Article by Tom Philpott and Julie Lurie December 31, 2015
Almonds: crunchy, delicious, and…the center of a nefarious plot to suck California dry? They certainly have used up a lot of ink lately—partly inspired by Mother Jones’s reporting over the past year. California’s drought-stricken Central Valley churns out 80 percent of the globe’s almonds, and since each nut takes a gallon of water to produce, they account for close to 10 percent of the state’s annual agricultural water use—or more than what the entire population of Los Angeles and San Francisco use in a year.
As Grist’s Nathanael Johnson put it, almonds have become a scapegoat of sorts—“the poster-nut for human wastefulness in California’s drought.” Or, as Alissa Walker put it in Gizmodo, “You know, ALMONDS, THE DEVIL’S NUT.” It’s not surprising that the almond backlash has inspired a backlash of its own. California agriculture is vast and complex, and its water woes can’t hang entirely on any one commodity, not even one as charismatic as the devil’s nut almond.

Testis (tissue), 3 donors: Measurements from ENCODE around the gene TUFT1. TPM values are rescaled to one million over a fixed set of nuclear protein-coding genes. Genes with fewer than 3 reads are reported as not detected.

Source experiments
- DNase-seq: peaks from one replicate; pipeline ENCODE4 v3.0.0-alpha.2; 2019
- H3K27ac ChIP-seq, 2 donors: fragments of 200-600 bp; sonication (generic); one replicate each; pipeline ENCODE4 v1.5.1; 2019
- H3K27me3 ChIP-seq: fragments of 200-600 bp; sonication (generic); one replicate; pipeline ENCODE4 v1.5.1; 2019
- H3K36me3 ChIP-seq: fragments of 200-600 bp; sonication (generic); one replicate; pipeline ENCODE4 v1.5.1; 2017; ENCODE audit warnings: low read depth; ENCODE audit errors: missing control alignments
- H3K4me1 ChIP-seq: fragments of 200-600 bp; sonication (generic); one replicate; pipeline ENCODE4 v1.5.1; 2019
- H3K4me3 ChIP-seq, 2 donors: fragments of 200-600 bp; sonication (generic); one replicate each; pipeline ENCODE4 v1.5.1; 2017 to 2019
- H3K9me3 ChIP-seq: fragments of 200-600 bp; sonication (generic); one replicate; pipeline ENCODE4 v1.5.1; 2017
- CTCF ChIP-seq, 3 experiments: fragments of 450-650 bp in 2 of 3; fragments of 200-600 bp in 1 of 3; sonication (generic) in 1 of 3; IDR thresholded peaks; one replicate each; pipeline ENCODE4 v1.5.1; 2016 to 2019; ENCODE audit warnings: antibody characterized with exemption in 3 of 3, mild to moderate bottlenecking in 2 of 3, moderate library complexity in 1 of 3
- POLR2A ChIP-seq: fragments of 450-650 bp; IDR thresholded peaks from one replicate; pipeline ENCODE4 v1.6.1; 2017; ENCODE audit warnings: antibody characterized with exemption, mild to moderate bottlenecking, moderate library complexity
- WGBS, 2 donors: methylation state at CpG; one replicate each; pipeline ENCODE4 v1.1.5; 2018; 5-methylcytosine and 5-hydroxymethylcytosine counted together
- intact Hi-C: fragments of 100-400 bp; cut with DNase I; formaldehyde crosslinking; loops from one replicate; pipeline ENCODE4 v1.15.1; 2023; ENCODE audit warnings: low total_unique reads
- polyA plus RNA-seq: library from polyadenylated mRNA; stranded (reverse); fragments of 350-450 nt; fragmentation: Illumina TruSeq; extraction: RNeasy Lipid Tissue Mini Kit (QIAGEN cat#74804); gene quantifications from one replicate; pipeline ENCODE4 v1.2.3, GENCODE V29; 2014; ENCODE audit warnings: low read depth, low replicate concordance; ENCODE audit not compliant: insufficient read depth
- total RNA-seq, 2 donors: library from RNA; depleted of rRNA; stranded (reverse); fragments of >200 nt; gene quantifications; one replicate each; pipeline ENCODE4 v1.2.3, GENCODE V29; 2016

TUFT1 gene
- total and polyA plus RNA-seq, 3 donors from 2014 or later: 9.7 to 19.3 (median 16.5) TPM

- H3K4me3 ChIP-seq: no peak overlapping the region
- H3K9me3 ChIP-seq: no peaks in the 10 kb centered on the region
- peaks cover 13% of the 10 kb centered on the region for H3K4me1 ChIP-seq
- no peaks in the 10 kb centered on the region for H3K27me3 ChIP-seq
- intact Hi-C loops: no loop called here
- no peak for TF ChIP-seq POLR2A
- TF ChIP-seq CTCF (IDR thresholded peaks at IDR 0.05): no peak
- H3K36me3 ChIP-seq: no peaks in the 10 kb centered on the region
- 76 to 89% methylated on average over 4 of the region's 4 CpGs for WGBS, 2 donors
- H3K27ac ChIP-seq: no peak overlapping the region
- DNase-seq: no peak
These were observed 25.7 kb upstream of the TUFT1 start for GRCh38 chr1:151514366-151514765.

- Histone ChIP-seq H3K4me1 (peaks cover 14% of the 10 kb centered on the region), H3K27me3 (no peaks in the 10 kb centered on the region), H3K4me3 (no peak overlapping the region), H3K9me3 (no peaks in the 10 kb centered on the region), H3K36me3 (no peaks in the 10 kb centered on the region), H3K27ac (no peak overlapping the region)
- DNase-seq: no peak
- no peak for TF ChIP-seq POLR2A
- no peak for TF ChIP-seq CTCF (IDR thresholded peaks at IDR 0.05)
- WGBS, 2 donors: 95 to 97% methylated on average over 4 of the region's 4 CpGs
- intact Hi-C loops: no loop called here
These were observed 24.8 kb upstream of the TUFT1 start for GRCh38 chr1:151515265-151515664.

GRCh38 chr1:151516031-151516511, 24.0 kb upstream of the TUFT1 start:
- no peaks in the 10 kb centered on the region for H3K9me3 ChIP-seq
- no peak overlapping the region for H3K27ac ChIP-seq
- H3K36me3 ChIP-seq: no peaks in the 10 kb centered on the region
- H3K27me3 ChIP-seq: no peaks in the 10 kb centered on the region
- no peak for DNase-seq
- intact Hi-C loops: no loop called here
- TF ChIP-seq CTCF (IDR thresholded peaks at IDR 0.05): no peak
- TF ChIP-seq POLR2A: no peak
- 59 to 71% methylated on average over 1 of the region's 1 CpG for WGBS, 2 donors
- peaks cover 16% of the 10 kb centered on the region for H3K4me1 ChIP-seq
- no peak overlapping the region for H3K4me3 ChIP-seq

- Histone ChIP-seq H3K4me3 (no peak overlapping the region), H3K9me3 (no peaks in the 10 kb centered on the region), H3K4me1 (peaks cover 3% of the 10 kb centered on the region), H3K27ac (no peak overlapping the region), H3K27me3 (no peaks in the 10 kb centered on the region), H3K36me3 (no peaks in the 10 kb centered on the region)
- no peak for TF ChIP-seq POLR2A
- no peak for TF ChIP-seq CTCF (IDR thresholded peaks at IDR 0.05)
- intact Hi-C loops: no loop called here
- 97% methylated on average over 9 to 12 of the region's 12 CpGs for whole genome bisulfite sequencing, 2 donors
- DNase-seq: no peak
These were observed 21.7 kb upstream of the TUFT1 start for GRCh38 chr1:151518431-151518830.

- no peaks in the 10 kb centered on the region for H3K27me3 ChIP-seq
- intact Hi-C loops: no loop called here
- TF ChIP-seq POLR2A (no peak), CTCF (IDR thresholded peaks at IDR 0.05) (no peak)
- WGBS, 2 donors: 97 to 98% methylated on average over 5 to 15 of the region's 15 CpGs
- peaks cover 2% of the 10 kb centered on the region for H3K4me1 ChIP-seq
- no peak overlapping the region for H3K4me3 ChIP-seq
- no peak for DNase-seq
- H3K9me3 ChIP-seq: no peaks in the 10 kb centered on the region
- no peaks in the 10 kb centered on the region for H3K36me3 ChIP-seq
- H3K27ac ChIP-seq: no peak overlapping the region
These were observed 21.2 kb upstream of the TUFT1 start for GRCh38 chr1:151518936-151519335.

And as many have pointed out, almonds have a lot going for them—they’re nutritious, they taste good, and they’re hugely profitable for California. In 2014, almonds brought in a whopping $11 billion to the state’s economy. Plus, other foods—namely, animal products—use a whole lot more water per ounce than almonds.
So almonds must be worth all the water they require, right? Not so fast. Before you jump to any conclusions, consider the following five facts: